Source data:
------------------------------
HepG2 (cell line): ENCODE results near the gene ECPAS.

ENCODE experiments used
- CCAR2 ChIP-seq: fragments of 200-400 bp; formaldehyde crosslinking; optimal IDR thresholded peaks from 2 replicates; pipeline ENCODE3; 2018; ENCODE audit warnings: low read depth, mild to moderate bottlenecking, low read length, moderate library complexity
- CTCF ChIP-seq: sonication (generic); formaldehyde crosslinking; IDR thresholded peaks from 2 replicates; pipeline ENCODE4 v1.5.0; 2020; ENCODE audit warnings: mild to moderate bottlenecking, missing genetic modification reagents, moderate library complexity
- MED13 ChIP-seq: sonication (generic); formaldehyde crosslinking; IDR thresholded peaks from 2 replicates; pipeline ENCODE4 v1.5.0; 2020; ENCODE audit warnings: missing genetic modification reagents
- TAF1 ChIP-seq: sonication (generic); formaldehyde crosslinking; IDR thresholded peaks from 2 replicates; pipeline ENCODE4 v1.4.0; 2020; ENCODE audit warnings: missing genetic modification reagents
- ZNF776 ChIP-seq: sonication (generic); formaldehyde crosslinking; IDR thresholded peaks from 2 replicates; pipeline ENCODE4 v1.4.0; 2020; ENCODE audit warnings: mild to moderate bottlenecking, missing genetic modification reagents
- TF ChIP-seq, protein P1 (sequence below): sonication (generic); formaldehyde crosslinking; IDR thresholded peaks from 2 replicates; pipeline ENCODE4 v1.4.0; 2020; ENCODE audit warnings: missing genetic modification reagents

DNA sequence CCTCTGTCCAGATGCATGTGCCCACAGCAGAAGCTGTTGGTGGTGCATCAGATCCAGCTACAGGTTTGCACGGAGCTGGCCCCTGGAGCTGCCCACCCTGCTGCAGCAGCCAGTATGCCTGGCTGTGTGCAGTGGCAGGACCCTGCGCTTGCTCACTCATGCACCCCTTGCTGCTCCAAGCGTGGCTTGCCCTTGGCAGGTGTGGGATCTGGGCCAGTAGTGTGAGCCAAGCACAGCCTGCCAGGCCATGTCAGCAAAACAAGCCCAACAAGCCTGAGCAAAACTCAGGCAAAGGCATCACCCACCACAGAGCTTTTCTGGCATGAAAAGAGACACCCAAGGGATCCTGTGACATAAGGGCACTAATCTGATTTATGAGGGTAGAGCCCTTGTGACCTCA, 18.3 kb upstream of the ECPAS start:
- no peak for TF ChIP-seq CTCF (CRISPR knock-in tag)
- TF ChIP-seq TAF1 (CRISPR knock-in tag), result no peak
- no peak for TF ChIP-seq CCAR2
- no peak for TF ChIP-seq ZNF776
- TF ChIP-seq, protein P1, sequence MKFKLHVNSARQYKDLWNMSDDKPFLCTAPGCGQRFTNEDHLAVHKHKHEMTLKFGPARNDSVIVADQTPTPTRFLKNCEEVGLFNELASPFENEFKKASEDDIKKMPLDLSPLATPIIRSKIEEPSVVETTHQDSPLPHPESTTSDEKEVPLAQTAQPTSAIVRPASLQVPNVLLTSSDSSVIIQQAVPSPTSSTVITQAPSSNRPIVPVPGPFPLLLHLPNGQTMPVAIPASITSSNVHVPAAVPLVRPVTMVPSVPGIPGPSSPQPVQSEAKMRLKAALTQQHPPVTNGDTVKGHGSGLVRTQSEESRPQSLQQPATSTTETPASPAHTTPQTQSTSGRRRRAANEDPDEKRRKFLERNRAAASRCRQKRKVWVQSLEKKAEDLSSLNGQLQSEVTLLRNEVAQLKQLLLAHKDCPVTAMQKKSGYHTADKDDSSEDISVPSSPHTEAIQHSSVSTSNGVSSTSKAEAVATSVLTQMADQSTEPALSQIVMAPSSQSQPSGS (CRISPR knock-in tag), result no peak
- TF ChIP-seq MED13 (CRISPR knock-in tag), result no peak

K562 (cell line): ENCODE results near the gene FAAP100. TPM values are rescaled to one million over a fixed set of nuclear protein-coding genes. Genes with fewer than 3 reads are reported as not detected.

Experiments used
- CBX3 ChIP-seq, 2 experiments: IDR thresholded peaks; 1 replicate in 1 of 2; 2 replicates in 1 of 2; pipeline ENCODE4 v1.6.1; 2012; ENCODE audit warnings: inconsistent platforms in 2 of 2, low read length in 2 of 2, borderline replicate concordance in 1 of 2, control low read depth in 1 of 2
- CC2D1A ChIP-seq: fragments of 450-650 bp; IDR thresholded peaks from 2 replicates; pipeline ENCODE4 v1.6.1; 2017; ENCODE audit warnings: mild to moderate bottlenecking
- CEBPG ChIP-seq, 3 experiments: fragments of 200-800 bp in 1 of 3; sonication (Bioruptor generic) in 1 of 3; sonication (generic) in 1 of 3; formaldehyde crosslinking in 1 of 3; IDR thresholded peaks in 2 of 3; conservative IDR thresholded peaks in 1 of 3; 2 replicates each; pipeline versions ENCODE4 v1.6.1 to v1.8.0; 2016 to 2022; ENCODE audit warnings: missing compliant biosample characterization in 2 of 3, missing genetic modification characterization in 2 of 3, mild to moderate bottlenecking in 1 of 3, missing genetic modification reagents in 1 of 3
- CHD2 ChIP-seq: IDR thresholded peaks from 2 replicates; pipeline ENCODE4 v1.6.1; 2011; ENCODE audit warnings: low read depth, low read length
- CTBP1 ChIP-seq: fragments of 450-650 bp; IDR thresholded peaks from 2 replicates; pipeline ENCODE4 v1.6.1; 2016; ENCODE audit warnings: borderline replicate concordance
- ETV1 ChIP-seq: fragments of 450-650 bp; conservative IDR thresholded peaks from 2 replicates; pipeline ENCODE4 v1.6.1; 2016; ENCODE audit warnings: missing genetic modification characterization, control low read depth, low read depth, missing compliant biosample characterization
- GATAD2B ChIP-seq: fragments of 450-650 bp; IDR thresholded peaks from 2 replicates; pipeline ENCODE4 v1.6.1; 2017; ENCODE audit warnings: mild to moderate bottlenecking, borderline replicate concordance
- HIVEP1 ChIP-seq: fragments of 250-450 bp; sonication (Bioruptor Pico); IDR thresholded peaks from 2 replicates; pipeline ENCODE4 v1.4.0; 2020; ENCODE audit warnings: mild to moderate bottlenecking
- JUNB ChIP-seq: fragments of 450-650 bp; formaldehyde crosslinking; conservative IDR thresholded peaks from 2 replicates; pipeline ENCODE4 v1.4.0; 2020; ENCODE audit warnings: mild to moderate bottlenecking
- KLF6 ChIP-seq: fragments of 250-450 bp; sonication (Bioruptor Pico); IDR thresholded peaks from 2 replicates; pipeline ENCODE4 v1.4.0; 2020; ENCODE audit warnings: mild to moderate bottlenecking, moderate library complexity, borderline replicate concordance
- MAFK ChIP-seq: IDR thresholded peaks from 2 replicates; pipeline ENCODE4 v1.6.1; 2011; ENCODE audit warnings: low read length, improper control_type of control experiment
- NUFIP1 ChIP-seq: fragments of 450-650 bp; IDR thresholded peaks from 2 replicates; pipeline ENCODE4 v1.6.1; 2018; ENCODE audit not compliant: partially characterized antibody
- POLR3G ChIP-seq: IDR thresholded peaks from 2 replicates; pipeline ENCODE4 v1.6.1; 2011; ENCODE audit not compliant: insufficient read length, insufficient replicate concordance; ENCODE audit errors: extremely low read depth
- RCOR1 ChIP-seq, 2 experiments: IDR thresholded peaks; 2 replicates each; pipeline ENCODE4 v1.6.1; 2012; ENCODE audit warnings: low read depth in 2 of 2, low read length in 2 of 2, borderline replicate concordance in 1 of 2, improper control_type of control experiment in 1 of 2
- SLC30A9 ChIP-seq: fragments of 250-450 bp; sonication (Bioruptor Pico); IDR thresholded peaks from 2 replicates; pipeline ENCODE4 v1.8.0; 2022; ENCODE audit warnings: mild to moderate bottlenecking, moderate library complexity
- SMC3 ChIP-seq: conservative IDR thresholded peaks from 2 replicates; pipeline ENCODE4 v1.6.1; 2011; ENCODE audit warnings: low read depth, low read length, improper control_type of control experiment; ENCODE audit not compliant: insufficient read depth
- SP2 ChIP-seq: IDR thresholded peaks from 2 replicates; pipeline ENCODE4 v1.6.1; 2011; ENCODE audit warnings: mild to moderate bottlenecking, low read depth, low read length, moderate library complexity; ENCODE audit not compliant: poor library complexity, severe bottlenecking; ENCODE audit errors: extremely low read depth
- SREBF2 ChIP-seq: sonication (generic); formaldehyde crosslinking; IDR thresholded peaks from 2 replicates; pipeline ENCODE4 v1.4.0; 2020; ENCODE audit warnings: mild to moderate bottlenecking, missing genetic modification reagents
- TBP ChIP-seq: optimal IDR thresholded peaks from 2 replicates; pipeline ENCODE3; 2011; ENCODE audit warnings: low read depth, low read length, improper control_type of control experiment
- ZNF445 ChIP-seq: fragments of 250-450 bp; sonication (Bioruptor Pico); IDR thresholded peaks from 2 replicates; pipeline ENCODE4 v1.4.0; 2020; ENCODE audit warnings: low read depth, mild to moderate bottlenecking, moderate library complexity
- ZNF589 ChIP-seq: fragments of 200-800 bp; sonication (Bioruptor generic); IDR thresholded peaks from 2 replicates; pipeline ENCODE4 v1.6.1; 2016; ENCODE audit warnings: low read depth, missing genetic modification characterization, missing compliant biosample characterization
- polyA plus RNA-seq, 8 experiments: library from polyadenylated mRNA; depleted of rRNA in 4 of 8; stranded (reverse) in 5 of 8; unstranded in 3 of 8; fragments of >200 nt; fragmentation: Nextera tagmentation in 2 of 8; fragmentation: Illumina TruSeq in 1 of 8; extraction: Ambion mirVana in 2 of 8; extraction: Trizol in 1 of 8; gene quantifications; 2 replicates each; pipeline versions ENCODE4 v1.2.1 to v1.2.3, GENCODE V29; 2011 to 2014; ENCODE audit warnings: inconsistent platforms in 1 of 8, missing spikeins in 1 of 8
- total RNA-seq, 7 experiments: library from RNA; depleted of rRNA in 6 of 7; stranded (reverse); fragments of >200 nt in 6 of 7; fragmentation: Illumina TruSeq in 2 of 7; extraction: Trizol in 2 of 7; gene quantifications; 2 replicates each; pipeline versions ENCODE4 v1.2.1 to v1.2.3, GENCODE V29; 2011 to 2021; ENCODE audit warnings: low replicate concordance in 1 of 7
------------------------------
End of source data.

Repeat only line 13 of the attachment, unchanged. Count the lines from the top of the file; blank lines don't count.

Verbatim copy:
- no peak for TF ChIP-seq ZNF776